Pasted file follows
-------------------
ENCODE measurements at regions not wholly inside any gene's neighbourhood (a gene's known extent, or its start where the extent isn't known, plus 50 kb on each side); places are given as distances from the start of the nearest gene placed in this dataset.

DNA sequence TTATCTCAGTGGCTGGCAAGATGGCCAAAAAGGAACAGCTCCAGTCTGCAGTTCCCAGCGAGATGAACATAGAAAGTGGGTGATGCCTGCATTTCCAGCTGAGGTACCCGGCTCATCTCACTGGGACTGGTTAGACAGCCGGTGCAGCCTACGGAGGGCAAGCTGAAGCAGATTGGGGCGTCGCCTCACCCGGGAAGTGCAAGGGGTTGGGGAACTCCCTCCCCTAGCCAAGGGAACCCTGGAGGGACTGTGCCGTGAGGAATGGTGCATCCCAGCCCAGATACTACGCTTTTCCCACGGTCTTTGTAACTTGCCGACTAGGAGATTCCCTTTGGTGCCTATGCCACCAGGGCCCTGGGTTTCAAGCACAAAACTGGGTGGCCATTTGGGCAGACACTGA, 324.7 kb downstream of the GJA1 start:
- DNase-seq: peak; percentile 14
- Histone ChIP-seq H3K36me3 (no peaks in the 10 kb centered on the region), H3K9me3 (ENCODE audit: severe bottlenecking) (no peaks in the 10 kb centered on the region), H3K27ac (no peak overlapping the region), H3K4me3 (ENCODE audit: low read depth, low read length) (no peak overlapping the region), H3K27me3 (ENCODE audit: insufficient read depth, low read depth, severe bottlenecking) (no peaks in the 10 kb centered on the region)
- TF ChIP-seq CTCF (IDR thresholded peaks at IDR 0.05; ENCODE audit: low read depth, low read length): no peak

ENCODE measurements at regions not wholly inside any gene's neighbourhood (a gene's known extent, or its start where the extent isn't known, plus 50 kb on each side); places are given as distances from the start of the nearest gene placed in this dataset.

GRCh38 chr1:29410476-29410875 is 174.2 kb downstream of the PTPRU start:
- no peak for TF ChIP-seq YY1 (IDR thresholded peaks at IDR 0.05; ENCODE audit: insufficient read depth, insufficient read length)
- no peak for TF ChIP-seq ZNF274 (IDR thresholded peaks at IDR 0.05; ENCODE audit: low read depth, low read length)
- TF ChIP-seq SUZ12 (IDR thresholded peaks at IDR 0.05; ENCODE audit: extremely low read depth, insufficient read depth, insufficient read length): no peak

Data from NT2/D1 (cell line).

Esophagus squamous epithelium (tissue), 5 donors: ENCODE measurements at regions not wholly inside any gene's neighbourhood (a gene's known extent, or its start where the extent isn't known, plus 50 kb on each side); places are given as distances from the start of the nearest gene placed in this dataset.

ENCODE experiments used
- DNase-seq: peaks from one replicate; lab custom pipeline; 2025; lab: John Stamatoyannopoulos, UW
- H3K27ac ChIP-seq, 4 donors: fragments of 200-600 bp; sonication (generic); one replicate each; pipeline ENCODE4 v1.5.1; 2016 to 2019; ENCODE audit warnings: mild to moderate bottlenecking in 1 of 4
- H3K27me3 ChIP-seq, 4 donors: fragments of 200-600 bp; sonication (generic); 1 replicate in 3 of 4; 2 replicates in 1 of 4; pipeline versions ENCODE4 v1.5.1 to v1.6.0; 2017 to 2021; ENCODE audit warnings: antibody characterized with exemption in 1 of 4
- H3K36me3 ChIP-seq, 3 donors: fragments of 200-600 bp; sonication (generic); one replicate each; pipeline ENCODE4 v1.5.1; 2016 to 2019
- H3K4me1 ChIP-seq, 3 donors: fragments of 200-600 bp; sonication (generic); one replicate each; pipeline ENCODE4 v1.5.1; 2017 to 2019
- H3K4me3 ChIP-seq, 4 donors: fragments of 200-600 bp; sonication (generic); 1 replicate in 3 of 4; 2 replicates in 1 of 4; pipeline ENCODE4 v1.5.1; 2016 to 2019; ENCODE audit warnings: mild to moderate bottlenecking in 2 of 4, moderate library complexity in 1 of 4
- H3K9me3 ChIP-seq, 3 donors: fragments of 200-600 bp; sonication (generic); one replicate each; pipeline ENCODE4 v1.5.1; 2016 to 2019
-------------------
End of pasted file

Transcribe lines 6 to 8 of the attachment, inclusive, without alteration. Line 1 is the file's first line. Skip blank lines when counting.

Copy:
ENCODE measurements at regions not wholly inside any gene's neighbourhood (a gene's known extent, or its start where the extent isn't known, plus 50 kb on each side); places are given as distances from the start of the nearest gene placed in this dataset.

GRCh38 chr1:29410476-29410875 is 174.2 kb downstream of the PTPRU start:
- no peak for TF ChIP-seq YY1 (IDR thresholded peaks at IDR 0.05; ENCODE audit: insufficient read depth, insufficient read length)